In the field of visual arts, the study of transatlantic exchange has seen recent growth in the elaboration of ideas whose main aim is the rewriting of a modern and contemporary art history that remains deeply marked by a western-culture-centric and modernist narrative. This narrative posits European fine arts movements as the exclusive basis for the canon, and European avant-garde movements from 1875 to 1930 as the only source of formal experimentation. As in other areas, the adoption of a transatlantic perspective emphasizes the multilateral flow of influence on forms and representations, individual and collective paths, material and intellectual exchanges. This perspective allows for a more complex and nuanced vision of the circulation of artistic innovation. Traditional representations tying centers (or artistic capitals) and margins (or zones of influence and/or expansion) are upended by recent research projects, undertaken from the point of view of a dynamic history of the arts developed simultaneously in Europe (Béatrice Joyeux-Prunel at l'École Normale Supérieure of Paris and then at the University of Geneva), in the United States (Catherine Dossin at Purdue University, Daniel Quiles at the Art Institute of Chicago, Michele Greet at George Mason University, among others), and also in Brazil (Ana Paula Cavalcanti Simioni at the University of São Paolo), to mention only a few examples.
Through the lens of transnational exchanges we are invited to contemplate the importance of meetings and interactions, of cultural transfer in every direction, of identity claims for diasporas (described by Stuart Hall) and continents (from the pan-Americanism of Jose Gómez Sicre to the “Latin-American” images promoted by the Mexican Council of photography), the phenomena of appropriation and multiracialism, all of which unfold across various spaces (between two institutions, two cities, two cultural areas) and various timeframes (the time of an event like a Universal Exposition, retrospective exhibit, biennial exhibit, or art fair, but also moment of teaching in schools, workshops or artist’s residencies, as well as the experience of expatriation for economic, political or cultural reasons). We are hence concerned with the study of what travels, on a material level: artists (who are born here, educated there, and exhibit their works elsewhere), works (created here, sold there, and indefinitely conserved in a museum, either on view or hidden in storage), but also mediators in human form (art critics, art dealers, gallery owners, art lovers and collectors) and in non-human form (periodicals, reproductions, correspondences).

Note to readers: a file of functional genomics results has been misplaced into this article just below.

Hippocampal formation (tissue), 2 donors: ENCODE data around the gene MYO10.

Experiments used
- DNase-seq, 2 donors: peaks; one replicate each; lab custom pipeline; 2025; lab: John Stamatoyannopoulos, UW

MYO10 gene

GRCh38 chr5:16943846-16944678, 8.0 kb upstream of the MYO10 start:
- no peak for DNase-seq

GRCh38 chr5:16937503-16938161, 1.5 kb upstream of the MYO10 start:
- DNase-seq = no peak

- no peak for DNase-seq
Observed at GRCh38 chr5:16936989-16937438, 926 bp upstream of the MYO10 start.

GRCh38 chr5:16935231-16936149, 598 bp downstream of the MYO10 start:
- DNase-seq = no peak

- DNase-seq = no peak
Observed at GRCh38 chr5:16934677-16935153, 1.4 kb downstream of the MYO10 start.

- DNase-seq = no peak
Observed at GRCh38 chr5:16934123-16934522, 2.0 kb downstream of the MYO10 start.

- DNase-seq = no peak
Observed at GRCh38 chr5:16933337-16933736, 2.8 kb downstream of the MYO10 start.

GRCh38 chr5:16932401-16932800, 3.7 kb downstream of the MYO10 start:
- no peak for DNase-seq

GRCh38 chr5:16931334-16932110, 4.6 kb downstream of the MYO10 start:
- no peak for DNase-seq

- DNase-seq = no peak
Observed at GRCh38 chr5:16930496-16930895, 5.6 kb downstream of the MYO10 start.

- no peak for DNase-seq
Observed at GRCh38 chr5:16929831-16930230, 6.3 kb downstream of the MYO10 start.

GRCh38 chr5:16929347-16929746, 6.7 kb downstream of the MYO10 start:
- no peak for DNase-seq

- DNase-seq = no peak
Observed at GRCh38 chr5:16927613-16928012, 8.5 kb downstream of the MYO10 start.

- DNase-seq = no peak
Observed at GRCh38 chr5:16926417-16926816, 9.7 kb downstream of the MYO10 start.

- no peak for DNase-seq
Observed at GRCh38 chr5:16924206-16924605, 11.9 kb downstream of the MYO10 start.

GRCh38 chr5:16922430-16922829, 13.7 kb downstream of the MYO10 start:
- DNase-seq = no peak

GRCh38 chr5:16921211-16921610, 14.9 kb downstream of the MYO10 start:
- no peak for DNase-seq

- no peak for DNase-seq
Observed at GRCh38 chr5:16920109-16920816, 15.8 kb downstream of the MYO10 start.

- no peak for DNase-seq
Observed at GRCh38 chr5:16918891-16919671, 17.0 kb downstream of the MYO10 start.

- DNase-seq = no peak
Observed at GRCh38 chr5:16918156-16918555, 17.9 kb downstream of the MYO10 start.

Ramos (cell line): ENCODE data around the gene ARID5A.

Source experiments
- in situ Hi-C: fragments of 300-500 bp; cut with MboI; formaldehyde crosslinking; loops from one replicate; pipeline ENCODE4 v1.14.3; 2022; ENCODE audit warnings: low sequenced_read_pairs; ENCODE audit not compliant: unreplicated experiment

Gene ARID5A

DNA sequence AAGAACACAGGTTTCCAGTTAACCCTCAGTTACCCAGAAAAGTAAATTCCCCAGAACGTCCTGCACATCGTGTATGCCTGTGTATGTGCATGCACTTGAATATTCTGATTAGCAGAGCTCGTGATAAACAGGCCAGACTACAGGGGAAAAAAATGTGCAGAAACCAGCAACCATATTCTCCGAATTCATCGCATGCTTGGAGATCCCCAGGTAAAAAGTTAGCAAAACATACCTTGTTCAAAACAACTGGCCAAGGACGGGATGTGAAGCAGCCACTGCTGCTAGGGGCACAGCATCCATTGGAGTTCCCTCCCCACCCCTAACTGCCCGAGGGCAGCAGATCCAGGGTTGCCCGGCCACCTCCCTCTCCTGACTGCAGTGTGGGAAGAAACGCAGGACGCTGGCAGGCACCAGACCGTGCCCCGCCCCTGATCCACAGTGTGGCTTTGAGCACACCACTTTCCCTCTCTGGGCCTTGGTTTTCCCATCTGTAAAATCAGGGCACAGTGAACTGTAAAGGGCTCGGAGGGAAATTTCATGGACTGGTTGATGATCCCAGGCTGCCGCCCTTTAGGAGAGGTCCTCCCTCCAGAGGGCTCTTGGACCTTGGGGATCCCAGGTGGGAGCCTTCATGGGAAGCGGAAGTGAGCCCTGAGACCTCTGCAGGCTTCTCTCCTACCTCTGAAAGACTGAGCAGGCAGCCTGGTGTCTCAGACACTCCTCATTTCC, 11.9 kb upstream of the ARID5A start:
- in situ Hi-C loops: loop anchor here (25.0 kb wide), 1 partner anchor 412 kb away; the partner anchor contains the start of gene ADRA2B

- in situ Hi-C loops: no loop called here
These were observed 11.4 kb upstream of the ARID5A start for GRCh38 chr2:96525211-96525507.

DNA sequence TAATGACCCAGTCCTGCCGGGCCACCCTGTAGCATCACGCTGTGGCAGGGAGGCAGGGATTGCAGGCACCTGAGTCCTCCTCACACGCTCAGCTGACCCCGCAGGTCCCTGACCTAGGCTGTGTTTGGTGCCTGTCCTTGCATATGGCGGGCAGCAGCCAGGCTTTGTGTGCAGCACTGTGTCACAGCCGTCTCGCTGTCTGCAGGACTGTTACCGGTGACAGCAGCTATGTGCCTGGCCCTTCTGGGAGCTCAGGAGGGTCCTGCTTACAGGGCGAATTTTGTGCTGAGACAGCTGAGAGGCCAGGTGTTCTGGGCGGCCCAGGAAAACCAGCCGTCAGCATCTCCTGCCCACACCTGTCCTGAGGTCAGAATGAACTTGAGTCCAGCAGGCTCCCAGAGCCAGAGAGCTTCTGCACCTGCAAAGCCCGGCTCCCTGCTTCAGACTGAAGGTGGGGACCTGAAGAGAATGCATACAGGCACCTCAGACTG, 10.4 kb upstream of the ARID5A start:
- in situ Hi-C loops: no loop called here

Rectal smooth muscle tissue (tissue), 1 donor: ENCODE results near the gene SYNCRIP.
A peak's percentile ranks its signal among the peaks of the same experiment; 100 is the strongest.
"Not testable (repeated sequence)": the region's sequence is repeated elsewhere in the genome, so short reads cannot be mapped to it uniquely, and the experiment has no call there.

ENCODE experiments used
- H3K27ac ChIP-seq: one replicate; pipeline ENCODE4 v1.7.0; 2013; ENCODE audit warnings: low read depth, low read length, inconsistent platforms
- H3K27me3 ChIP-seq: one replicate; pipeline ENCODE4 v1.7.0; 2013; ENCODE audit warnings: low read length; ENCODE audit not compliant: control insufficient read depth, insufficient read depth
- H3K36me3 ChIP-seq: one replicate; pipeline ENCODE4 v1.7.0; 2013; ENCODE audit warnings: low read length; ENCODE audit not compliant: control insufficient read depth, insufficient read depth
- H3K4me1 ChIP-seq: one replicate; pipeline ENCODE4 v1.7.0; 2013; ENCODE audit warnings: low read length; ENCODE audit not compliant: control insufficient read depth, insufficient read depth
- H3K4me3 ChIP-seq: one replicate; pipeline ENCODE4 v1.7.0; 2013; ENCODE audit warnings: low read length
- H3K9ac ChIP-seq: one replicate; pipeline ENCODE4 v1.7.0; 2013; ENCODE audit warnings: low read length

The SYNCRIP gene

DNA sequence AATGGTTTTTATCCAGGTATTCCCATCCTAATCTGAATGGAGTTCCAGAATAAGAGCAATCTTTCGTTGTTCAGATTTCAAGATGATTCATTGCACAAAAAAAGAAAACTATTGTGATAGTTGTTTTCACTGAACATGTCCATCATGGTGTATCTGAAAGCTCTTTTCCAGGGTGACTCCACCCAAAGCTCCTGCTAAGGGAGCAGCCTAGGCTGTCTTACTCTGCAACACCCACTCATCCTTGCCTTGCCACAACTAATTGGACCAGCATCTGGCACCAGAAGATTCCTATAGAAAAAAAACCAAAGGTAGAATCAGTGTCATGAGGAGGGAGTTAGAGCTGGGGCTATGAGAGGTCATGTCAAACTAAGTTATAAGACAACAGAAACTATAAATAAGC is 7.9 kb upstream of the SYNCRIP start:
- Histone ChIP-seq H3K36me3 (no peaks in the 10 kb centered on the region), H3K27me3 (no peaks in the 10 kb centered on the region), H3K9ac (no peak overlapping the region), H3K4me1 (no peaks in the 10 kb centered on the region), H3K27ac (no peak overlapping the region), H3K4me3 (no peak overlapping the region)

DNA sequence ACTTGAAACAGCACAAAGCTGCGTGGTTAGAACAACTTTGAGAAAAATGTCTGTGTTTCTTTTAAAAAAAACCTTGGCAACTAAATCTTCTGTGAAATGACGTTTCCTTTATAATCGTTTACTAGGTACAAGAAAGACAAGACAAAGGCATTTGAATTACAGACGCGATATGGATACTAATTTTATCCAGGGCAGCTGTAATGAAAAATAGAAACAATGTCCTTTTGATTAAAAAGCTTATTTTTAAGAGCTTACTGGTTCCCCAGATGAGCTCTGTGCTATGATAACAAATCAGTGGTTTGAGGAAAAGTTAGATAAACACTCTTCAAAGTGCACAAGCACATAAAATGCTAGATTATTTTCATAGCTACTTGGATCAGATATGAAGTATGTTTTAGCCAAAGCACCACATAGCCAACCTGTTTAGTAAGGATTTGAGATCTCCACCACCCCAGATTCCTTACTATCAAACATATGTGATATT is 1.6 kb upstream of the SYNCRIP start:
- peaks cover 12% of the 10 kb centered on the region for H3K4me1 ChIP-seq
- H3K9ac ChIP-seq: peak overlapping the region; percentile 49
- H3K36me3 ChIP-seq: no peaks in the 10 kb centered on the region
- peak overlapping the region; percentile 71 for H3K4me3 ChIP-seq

The intangible dimension of this circulation of art is equally important, with a strong interest in the dynamic evolution of forms, tastes, and sensitivities through the lens of intercultural contact. What displacement, “translocation” (Bénédicte Savoy), does for art is at the very heart of these research projects that question the relationships of dominance between cultural areas, but also between receptive phenomena, multiracialism and reappropriation of displaced objects or individuals. The integration of artists into cultural microcosms distinct from that where they grew up or were educated (for example, as studied by Elisa Capdevila and Michelle Greet, North and South Americans settled in Paris at various time periods) or that of a work of art in a new public space (the Statue of Liberty at the entrance to New York Harbor, but also so-called “primitive” art in Paris, or even gestural abstractions in São Paolo) form distinctive case studies.
Through observation of dynamics, in terms of models and counter-models, of Ancients and Moderns, but also of the competing logic of nationalism and cosmopolitanism/internationalism, and the effects of convergence and divergence (appropriations and rejections, transnational affinities), the transatlantic history of artistic exchange is in constant dialogue with geography, sociology and anthropology. It examines cultural phenomena and takes into account the importance of economic, technical and political determinations to their emergence and development. What is at stake is to gain a deeper understanding of the construction and erosion of artistic hegemonies (old Europe’s Academies in the 18th century, the poles of formal innovation in the 19th century, the domination of New York after 1940), from which different spaces of production, mediation, and reception of the arts emerge. Béatrice Joyeux-Prunel (following Thomas DaCosta Kaufmann’s lead) advocates, therefore, for a “spatial history of art” in her project “Artl@s” founded in 2009.
Thus appears a more global history of visual arts in the late modern period, which is attentive to multilateral exchange (between Europe, the Americas, Africa) and thus able to enrich scholarship considerably by decentering its gaze.